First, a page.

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I've always considered the saxophone to be an extremely versatile instrument / Classical Music Sentinel

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The sensational SIGNUM saxophone quartet releases their first Deutsche Grammophon album - Echoes. Featuring inventive arrangements of music by composers from Dowland to Peter Gregson, as well as Guillermo Lago's "Sarajevo", this sax quartet launches the recording marked by a concert on DG Stage, streamed from the Berlin Meistersaal.

SIGNUM saxophone quartet's recording showcases the full potential of the saxophone – a modern instrument but one more than capable of capturing the echoes of the past. Two of its tracks, arrangements of works by the hugely successful contemporary composers Joep Beving and Max Richter, were pre-released as digital singles, complete with e-videos. "Ab Ovo" (arr. Knoth), from Beving's album Prehension, and Richter's "On the Nature of Daylight", from The Blue Notebooks, are out now.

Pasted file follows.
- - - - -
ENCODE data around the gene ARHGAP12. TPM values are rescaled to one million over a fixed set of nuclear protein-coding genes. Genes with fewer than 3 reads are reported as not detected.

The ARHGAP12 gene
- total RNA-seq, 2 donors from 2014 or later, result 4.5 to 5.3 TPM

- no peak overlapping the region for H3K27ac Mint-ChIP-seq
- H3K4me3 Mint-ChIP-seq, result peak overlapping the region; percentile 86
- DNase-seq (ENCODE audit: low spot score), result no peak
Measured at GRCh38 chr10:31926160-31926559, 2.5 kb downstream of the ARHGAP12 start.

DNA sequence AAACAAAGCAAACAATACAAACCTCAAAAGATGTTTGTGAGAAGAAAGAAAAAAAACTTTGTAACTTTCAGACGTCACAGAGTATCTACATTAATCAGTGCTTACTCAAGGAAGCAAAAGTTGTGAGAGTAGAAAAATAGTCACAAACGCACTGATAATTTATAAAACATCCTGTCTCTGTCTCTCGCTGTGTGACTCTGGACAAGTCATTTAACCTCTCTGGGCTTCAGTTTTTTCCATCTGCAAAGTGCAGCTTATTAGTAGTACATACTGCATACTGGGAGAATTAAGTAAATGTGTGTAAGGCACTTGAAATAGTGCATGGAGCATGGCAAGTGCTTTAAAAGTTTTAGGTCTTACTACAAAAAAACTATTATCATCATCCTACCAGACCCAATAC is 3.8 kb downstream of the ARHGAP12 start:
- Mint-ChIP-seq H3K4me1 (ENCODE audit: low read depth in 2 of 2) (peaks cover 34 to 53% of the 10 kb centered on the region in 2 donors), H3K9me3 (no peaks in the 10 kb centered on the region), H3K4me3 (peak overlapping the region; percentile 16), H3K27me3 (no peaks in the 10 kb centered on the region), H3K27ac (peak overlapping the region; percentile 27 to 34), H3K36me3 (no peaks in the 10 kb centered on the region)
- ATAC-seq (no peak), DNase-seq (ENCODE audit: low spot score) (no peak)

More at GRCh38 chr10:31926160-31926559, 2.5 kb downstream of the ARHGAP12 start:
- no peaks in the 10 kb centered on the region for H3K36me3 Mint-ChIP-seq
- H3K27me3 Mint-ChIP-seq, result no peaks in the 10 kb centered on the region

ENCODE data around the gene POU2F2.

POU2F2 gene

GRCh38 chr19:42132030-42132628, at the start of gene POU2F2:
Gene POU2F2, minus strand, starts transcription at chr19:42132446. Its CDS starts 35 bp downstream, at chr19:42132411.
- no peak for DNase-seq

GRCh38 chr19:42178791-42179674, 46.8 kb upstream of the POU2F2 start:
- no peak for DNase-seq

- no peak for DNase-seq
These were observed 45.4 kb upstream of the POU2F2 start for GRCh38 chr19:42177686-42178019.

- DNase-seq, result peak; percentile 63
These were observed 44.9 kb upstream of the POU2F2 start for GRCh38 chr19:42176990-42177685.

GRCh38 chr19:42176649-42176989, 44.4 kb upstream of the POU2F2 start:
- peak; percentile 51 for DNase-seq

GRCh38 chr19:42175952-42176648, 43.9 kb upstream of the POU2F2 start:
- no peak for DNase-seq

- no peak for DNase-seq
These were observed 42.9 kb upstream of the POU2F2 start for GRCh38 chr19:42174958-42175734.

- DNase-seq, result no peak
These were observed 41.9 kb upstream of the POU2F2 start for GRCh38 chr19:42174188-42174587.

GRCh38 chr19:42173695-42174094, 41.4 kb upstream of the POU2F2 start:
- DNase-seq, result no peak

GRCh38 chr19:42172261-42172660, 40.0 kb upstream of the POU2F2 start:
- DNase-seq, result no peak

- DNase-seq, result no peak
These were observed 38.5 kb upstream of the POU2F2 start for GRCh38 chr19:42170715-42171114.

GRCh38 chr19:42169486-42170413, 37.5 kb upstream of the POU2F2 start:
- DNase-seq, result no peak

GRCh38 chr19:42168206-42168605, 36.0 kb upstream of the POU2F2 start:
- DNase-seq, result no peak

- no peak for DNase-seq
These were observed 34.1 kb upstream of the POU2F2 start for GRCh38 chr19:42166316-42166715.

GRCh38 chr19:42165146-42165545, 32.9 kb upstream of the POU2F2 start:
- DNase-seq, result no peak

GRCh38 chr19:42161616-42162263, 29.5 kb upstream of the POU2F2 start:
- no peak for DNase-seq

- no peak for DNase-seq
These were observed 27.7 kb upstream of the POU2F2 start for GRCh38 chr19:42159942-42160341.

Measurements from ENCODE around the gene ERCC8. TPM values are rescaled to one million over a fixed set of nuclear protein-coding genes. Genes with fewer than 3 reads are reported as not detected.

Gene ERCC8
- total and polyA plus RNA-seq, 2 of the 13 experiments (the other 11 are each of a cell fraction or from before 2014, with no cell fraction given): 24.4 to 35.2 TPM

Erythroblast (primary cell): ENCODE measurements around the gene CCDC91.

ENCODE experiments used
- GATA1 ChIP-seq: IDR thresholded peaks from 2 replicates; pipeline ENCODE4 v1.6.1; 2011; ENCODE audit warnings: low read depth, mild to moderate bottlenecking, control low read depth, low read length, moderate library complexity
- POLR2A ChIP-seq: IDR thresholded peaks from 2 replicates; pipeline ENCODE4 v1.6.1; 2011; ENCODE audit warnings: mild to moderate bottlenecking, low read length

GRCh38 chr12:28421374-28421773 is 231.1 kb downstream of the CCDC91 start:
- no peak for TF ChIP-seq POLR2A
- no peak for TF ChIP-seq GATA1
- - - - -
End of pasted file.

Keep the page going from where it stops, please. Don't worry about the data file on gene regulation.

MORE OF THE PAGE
Classical Music Sentinel's Jean-Yves Duperron writes.....I've always considered the saxophone to be an extremely versatile musical instrument that can sound right at home within any type of musical setting. Of course, most people associate the sax with some of the great jazz musicians like Dexter Gordon, Phil Woods or John Coltrane. But consider this: Maurice Ravel's Bolero would not sound as good without its inclusion of soprano and tenor saxophones. The first movement of Ralph Vaughan Williams' 9th Symphony would not sound as haunting and enigmatic were it not for its use of two saxophones. Or The Old Castle from Mussorgsky's Pictures at an Exhibition just wouldn't sound the same were it scored for a different instrument rather than the alto saxophone. So based on the type of piece, saxophones are more than adequate for classical music.

For example, in Max Richter's On the Nature of Daylight, the Signum Saxophone Quartet demonstrate how a group of saxophones can sound like an old pedal-powered reed harmonium. At the other end of the spectrum is the liquid momentum they produce in the Philip Glass Quartet. Or just like The Old Castle, Joep Beving's haunting melody over a hypnotic pulse is something that stays with you all day. 

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